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Allan is the cofounder of LessTimeSpent, loves his family more than breathing and builds weird lamps for fun.

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Using Excel for Time Tracking is a Bad Idea

Written by on Dec 8
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When you’re working on multiple projects at once, a timesheet is necessary. It will help you see how you’re spending your time and keep track of your billable hours.

Creating a timesheet in Excel or Google Docs:

Creating a timesheet shouldn’t be a task in itself. It should be quick, accurate, and something you can keep up with. While there are time-tracking apps out there (like LessTimeSpent.com you may want to start with a simple Excel or Google Docs spreadsheet.

Setting up your template:

Create a new spreadsheet and label it with your name and the dates that it covers. (Usually an entire month.) Feel free to add more information, such as a client’s name, if you are creating separate timesheets per client. Add a line for each week of that period. Within each line, create a column for “Project” and the date of each day of the week you plan to work (usually Monday-Friday, unless you are a work-a-holic.) Under the “Project” column, list out all of the projects you want to track for that week, using one line per project. On the line below your last project, add a line for “Totals” (for your time totals.)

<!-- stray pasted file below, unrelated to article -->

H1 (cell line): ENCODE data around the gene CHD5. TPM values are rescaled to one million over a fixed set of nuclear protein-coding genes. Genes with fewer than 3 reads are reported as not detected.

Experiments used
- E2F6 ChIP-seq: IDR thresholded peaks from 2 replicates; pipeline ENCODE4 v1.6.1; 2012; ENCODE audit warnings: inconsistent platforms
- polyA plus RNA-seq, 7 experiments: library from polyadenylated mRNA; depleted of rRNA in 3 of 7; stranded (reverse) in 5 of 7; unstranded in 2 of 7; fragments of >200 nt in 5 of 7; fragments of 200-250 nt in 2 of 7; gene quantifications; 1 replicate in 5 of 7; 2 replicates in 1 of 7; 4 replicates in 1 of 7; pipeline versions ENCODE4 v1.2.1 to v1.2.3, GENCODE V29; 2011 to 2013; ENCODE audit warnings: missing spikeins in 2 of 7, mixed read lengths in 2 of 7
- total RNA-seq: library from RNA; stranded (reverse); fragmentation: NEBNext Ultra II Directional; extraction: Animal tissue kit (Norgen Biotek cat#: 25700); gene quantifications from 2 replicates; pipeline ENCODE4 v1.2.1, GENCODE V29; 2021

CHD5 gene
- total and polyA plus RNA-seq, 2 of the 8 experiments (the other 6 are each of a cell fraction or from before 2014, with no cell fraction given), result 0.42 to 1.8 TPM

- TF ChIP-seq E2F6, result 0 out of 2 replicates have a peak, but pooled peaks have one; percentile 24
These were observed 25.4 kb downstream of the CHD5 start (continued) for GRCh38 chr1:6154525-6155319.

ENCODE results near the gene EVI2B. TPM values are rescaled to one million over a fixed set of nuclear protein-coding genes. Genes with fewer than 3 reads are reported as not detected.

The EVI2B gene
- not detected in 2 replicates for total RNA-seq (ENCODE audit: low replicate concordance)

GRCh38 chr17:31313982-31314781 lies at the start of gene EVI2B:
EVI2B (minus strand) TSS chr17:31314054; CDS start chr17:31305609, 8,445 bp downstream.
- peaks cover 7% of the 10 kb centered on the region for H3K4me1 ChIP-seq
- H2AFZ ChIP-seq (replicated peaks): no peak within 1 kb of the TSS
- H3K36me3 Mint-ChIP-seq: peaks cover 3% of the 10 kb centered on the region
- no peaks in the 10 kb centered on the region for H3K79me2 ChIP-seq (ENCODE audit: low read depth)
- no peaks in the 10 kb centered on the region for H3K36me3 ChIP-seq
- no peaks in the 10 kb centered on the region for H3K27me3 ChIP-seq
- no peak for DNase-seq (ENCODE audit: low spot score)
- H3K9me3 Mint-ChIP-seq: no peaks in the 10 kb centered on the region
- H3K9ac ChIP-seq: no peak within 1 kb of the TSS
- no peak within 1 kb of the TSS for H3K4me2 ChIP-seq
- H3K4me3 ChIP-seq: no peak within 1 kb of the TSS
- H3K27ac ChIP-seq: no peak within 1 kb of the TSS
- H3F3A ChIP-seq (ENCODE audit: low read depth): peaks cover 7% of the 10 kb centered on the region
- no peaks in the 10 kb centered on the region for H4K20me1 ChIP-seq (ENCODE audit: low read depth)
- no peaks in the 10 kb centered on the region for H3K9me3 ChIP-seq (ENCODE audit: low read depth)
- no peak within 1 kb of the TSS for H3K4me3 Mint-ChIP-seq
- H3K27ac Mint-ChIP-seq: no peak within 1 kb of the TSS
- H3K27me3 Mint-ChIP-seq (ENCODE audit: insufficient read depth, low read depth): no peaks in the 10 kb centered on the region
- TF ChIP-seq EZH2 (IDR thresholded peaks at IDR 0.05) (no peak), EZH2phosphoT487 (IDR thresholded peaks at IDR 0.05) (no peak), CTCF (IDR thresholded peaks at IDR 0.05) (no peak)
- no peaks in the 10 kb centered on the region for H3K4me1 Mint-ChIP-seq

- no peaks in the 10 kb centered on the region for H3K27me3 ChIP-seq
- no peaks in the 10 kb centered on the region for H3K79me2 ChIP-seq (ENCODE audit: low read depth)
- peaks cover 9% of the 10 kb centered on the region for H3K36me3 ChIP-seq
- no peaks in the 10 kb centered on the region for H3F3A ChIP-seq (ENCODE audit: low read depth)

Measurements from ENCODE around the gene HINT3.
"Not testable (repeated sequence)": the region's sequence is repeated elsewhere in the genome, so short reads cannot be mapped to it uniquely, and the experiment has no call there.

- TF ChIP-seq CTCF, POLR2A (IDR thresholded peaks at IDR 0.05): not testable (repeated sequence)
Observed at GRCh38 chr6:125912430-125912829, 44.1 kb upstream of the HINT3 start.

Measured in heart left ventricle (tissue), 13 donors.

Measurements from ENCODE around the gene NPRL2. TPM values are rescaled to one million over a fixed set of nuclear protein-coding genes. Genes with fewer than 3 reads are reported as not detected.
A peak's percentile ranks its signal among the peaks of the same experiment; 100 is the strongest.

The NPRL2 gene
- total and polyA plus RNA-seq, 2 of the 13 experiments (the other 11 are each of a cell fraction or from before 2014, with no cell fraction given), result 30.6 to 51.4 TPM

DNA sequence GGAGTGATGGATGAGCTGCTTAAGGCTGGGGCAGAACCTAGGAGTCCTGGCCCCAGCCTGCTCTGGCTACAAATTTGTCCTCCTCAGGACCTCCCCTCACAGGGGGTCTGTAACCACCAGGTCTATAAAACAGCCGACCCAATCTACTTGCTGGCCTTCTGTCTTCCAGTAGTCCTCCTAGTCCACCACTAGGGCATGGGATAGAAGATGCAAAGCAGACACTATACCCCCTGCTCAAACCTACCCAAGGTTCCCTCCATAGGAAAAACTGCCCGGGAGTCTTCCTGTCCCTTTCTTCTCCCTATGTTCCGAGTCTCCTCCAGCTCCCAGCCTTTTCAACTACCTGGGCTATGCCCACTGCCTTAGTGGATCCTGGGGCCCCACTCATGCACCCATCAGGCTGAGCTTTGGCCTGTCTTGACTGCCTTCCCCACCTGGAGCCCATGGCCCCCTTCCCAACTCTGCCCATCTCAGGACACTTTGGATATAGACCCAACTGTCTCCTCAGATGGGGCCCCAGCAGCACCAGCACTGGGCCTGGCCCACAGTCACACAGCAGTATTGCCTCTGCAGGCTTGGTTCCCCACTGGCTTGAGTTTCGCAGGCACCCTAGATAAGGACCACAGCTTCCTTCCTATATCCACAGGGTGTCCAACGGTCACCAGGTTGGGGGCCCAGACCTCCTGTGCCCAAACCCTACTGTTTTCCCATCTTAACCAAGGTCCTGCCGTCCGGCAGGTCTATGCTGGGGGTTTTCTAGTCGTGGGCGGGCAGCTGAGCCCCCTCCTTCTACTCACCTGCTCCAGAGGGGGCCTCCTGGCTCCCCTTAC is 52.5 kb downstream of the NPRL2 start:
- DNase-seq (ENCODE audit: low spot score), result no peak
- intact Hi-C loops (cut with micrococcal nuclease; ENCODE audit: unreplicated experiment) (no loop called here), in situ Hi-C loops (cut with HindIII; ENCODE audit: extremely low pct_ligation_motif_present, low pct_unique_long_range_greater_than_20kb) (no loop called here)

When you’re done, you should have a bunch of blank cells under each date and on the “Total” line. This is where you will add your time.

Filling out your spreadsheet timesheet:

  • Fill out your timesheet at the end of each day, or even throughout the day as you switch tasks.
  • Enter in your hours per project on each day you worked.

Pro tips!

  • Use the time format HH:MM:SS to track your time down to the second, instead of just rounding up (or down) to the nearest hour. This will keep the most accurate count of your time and will ensure that you aren’t billing for less (or more) hours than you actually worked.
  • Use the “Sum” function on Excel or Google Docs to automatically total your hours on each line.
  • Use the “Conditional Formatting” function to highlight any totals that are more or less than what you want to work. + For example, use it to highlight project totals to make sure you’re not exceeding the agreed upon billable hours. Or maybe your goal is to work 40 hours a week, so you want to highlight any weekly totals that are less than 40:00:00.

If you’re not a fan of spreadsheets, check out software built specifically for timetracking like LessTimeSpent.com. LessTimeSpent lets you track multiple projects and convert those timesheets into invoices. It even has a built-in stopwatch to track when you start and stop on projects.

Here’s an excel time tracking template.